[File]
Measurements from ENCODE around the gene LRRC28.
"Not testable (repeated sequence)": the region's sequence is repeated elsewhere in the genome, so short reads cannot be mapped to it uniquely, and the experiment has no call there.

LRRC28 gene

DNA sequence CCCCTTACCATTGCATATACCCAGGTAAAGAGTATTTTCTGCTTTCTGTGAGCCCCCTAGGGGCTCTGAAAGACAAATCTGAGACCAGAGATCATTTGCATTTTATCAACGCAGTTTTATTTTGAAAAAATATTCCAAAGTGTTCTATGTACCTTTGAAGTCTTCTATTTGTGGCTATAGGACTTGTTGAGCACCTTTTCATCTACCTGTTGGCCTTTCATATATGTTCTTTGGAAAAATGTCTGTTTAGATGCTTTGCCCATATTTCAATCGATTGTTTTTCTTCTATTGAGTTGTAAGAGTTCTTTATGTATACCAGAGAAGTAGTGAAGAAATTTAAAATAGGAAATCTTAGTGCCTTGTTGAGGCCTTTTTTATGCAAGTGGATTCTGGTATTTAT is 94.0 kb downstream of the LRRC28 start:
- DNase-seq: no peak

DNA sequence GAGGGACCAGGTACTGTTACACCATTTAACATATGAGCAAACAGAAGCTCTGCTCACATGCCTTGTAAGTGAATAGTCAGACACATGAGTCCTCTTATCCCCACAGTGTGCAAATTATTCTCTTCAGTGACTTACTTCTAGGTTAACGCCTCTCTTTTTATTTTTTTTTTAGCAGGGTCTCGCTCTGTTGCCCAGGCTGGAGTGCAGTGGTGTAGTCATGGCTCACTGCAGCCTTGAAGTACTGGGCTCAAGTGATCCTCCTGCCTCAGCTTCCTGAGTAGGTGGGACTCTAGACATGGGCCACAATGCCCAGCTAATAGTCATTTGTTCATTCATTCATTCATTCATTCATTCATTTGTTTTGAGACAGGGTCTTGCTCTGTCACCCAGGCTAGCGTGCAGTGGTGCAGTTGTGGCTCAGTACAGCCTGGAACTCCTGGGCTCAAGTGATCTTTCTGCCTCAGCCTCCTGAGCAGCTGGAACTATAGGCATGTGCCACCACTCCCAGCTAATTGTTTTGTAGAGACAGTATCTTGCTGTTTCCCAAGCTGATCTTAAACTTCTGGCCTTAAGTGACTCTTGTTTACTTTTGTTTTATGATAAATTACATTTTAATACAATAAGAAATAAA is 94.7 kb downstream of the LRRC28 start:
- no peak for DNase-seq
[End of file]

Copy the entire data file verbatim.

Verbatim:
Measurements from ENCODE around the gene LRRC28.
"Not testable (repeated sequence)": the region's sequence is repeated elsewhere in the genome, so short reads cannot be mapped to it uniquely, and the experiment has no call there.

LRRC28 gene

DNA sequence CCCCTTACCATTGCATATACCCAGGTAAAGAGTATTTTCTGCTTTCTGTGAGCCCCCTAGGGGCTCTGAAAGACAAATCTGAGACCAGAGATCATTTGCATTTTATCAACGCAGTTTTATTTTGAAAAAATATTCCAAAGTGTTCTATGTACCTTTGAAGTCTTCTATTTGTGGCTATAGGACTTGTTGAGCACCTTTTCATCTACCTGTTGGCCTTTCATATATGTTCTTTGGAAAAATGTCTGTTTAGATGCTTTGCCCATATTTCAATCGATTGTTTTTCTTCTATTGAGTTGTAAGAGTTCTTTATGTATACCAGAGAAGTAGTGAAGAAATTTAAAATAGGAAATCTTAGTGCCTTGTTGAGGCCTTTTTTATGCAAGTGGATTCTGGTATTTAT is 94.0 kb downstream of the LRRC28 start:
- DNase-seq: no peak

DNA sequence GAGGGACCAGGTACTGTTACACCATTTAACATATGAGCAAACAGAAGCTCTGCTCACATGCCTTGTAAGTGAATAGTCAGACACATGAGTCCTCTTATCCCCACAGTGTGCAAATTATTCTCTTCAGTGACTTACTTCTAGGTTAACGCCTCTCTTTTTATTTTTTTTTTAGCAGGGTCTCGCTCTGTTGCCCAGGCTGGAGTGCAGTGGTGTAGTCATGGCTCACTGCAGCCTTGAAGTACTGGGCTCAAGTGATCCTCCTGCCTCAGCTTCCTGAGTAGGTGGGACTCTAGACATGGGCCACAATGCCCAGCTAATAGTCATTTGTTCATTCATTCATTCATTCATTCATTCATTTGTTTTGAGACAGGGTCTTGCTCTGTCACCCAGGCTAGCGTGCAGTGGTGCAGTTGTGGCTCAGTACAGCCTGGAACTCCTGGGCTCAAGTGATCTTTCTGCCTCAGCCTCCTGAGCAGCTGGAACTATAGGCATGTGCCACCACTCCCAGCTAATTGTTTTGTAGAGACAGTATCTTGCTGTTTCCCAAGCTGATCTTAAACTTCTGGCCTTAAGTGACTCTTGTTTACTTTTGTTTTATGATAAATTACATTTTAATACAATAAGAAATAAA is 94.7 kb downstream of the LRRC28 start:
- no peak for DNase-seq